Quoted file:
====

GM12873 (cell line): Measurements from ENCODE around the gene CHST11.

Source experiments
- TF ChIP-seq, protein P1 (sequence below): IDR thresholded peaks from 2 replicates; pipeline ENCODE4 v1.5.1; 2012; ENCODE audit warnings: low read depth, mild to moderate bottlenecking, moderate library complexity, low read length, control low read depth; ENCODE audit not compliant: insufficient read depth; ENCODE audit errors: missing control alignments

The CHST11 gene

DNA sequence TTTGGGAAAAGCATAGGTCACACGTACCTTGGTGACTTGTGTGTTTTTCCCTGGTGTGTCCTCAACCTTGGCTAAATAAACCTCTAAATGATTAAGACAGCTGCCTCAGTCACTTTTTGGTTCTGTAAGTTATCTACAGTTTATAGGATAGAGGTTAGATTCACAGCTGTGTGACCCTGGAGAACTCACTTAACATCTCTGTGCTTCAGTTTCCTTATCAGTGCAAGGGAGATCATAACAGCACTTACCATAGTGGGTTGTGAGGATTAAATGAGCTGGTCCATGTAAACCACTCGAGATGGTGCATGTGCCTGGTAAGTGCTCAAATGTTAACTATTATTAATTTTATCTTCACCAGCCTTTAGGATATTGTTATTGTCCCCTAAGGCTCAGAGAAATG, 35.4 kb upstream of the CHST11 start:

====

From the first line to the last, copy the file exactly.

GM12873 (cell line): Measurements from ENCODE around the gene CHST11.

Source experiments
- TF ChIP-seq, protein P1 (sequence below): IDR thresholded peaks from 2 replicates; pipeline ENCODE4 v1.5.1; 2012; ENCODE audit warnings: low read depth, mild to moderate bottlenecking, moderate library complexity, low read length, control low read depth; ENCODE audit not compliant: insufficient read depth; ENCODE audit errors: missing control alignments

The CHST11 gene

DNA sequence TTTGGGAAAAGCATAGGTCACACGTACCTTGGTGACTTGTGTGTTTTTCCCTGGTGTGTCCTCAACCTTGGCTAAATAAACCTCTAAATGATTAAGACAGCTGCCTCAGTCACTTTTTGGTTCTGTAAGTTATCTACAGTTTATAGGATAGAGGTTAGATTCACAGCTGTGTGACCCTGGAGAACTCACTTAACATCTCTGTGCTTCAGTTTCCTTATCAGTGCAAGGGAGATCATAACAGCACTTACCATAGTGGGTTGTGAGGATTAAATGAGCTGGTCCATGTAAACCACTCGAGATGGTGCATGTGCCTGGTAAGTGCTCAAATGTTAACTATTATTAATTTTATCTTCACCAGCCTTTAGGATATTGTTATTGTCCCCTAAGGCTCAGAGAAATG, 35.4 kb upstream of the CHST11 start: